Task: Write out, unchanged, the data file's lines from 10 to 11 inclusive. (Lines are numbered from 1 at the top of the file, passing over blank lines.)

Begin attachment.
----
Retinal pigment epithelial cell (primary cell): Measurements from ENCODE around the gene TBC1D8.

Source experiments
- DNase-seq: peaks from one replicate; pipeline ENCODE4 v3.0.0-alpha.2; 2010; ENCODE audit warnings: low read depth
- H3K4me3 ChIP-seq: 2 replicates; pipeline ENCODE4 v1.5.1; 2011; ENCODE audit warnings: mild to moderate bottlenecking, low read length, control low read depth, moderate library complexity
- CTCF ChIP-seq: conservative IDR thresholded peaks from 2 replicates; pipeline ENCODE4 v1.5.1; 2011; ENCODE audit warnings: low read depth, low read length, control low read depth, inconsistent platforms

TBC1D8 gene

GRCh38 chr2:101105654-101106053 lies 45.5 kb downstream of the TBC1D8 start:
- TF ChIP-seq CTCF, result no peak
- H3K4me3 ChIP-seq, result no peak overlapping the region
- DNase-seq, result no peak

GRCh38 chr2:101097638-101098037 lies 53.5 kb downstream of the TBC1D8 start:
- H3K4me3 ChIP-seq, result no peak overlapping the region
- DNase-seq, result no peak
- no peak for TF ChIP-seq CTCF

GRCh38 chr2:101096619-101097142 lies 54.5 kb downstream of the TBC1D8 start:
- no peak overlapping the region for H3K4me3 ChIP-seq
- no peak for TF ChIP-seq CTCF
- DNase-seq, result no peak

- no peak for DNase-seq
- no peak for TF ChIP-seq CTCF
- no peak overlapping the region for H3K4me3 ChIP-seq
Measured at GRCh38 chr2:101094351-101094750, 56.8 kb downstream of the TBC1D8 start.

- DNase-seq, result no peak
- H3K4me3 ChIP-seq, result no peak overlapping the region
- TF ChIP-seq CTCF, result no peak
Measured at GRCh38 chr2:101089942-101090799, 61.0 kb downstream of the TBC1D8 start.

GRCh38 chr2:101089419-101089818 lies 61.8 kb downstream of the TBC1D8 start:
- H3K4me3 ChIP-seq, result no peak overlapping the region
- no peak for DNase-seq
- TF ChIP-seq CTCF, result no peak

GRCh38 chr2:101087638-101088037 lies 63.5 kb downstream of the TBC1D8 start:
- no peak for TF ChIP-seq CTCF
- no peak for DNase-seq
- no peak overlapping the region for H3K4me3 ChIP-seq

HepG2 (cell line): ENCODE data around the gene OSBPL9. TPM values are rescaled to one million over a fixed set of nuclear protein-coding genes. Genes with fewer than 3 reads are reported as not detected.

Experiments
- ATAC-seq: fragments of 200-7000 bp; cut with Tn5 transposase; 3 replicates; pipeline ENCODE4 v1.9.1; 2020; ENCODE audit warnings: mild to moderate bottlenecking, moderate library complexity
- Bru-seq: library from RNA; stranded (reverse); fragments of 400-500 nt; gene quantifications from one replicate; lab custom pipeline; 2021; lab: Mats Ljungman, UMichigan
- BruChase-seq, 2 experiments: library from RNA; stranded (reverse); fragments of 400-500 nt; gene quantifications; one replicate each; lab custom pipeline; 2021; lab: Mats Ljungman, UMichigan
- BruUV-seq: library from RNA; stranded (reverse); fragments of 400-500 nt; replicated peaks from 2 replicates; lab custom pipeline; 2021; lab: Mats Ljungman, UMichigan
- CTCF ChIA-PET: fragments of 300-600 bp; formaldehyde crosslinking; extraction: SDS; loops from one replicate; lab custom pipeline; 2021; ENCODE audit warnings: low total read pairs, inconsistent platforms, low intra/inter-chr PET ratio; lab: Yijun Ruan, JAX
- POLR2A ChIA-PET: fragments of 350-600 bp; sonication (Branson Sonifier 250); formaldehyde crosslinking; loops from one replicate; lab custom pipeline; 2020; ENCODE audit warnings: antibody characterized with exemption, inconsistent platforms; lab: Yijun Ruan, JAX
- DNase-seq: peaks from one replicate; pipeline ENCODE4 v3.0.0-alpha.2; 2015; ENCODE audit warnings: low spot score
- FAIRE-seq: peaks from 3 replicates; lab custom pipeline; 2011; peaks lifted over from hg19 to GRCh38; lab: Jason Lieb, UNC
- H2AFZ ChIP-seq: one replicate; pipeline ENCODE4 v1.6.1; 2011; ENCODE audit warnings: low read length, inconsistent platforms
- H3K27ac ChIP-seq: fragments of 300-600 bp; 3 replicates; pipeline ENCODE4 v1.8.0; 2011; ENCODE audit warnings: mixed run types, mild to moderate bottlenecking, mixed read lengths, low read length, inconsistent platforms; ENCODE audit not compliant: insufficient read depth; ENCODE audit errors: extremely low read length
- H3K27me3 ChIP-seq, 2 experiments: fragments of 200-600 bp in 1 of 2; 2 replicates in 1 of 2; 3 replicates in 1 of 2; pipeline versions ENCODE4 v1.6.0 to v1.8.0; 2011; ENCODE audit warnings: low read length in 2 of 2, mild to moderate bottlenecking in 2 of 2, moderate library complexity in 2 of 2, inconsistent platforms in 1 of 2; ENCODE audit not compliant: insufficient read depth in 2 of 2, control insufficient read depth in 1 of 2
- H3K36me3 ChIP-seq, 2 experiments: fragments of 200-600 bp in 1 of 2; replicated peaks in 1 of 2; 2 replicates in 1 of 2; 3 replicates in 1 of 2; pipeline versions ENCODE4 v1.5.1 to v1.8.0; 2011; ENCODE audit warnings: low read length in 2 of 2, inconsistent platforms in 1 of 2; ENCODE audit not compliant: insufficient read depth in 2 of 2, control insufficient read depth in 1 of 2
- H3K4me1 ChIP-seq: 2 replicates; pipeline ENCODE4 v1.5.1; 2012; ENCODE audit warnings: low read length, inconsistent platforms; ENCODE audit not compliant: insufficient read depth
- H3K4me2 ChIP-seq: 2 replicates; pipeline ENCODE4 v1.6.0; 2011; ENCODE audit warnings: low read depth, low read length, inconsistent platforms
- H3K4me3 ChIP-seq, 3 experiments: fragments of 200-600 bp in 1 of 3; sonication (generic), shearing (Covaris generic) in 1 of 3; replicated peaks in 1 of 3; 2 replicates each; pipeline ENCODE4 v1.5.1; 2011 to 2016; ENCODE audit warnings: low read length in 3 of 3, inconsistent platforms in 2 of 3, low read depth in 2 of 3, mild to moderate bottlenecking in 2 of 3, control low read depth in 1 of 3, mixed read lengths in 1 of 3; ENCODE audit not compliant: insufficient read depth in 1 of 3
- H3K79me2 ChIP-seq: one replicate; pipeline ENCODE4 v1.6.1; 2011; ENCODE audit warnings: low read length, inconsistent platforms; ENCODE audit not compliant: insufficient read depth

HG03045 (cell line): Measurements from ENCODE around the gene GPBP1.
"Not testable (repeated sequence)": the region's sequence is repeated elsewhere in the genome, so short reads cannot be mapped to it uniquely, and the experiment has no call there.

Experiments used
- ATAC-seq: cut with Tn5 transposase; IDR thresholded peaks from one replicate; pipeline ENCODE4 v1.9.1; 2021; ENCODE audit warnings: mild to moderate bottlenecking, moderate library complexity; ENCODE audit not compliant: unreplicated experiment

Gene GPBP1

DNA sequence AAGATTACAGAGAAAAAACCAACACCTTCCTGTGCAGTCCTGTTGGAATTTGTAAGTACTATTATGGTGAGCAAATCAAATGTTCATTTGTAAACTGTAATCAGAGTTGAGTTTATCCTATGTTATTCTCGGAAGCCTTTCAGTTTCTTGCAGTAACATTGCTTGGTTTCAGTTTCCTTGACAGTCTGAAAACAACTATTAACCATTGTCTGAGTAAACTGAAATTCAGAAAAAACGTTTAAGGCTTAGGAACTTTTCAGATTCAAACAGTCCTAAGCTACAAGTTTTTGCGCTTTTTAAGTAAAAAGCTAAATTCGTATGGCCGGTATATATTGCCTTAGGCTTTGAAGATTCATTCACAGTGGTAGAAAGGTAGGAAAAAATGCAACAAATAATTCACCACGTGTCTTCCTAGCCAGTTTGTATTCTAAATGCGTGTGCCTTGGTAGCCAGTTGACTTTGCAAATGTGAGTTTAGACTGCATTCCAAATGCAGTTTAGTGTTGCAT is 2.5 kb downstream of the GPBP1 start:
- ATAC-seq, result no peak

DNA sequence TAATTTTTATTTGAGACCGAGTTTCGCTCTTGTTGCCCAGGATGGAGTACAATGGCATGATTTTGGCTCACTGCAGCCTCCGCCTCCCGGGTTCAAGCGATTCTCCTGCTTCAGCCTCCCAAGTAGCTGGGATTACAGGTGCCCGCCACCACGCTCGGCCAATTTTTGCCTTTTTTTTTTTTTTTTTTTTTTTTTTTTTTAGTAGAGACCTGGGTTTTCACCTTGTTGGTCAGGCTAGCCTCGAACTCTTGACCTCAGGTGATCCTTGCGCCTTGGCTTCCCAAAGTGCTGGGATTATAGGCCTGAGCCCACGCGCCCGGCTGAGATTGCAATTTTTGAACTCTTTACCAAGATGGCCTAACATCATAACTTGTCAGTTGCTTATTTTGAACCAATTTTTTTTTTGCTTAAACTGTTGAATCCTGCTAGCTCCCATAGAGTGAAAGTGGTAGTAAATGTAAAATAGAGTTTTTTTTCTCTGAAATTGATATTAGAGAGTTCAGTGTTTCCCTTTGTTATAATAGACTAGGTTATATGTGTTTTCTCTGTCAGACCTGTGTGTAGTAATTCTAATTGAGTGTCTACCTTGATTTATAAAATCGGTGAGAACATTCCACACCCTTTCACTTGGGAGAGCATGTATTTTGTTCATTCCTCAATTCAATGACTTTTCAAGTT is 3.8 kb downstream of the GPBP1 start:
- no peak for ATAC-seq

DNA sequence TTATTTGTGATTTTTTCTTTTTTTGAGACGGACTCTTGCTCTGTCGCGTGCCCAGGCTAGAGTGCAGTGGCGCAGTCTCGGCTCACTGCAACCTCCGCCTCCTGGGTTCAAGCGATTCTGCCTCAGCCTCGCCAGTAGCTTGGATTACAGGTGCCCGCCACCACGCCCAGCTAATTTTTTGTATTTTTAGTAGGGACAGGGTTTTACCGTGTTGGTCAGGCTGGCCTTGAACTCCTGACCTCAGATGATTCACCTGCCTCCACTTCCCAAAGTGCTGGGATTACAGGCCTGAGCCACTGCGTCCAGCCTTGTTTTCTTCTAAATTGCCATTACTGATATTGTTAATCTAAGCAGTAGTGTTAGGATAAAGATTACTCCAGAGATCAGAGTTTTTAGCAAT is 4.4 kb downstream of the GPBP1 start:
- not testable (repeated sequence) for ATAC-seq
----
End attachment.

- DNase-seq, result no peak

GRCh38 chr2:101097638-101098037 lies 53.5 kb downstream of the TBC1D8 start: